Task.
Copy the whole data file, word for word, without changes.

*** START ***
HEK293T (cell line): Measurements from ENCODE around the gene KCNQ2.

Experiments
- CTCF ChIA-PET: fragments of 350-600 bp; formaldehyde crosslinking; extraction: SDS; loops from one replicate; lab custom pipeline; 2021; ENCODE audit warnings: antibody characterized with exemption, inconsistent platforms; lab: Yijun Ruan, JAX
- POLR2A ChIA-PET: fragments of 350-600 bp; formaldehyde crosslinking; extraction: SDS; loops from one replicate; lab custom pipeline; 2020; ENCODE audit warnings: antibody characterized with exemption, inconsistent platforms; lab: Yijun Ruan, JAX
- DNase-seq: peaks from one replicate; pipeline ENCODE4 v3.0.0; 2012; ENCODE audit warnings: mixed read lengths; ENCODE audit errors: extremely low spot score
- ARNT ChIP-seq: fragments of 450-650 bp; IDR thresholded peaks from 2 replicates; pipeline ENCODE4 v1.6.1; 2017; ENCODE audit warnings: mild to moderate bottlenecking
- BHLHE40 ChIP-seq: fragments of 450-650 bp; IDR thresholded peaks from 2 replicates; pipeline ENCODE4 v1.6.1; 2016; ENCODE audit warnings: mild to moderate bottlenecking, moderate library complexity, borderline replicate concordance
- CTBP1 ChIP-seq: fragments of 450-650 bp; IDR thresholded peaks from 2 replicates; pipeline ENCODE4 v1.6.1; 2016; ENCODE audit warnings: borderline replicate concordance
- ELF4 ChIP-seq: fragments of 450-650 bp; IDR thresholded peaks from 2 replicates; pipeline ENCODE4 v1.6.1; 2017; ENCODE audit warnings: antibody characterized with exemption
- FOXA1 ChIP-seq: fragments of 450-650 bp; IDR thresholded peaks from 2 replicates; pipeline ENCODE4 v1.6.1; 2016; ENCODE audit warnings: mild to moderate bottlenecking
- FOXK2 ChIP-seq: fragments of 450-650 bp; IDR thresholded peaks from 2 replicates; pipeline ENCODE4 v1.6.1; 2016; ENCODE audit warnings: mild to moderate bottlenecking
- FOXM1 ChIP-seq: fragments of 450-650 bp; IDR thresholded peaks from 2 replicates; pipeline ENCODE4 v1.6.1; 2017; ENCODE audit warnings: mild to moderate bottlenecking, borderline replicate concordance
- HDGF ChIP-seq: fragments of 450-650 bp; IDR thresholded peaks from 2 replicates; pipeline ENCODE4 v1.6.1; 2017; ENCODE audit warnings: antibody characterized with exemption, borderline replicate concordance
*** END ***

HEK293T (cell line): Measurements from ENCODE around the gene KCNQ2.

Experiments
- CTCF ChIA-PET: fragments of 350-600 bp; formaldehyde crosslinking; extraction: SDS; loops from one replicate; lab custom pipeline; 2021; ENCODE audit warnings: antibody characterized with exemption, inconsistent platforms; lab: Yijun Ruan, JAX
- POLR2A ChIA-PET: fragments of 350-600 bp; formaldehyde crosslinking; extraction: SDS; loops from one replicate; lab custom pipeline; 2020; ENCODE audit warnings: antibody characterized with exemption, inconsistent platforms; lab: Yijun Ruan, JAX
- DNase-seq: peaks from one replicate; pipeline ENCODE4 v3.0.0; 2012; ENCODE audit warnings: mixed read lengths; ENCODE audit errors: extremely low spot score
- ARNT ChIP-seq: fragments of 450-650 bp; IDR thresholded peaks from 2 replicates; pipeline ENCODE4 v1.6.1; 2017; ENCODE audit warnings: mild to moderate bottlenecking
- BHLHE40 ChIP-seq: fragments of 450-650 bp; IDR thresholded peaks from 2 replicates; pipeline ENCODE4 v1.6.1; 2016; ENCODE audit warnings: mild to moderate bottlenecking, moderate library complexity, borderline replicate concordance
- CTBP1 ChIP-seq: fragments of 450-650 bp; IDR thresholded peaks from 2 replicates; pipeline ENCODE4 v1.6.1; 2016; ENCODE audit warnings: borderline replicate concordance
- ELF4 ChIP-seq: fragments of 450-650 bp; IDR thresholded peaks from 2 replicates; pipeline ENCODE4 v1.6.1; 2017; ENCODE audit warnings: antibody characterized with exemption
- FOXA1 ChIP-seq: fragments of 450-650 bp; IDR thresholded peaks from 2 replicates; pipeline ENCODE4 v1.6.1; 2016; ENCODE audit warnings: mild to moderate bottlenecking
- FOXK2 ChIP-seq: fragments of 450-650 bp; IDR thresholded peaks from 2 replicates; pipeline ENCODE4 v1.6.1; 2016; ENCODE audit warnings: mild to moderate bottlenecking
- FOXM1 ChIP-seq: fragments of 450-650 bp; IDR thresholded peaks from 2 replicates; pipeline ENCODE4 v1.6.1; 2017; ENCODE audit warnings: mild to moderate bottlenecking, borderline replicate concordance
- HDGF ChIP-seq: fragments of 450-650 bp; IDR thresholded peaks from 2 replicates; pipeline ENCODE4 v1.6.1; 2017; ENCODE audit warnings: antibody characterized with exemption, borderline replicate concordance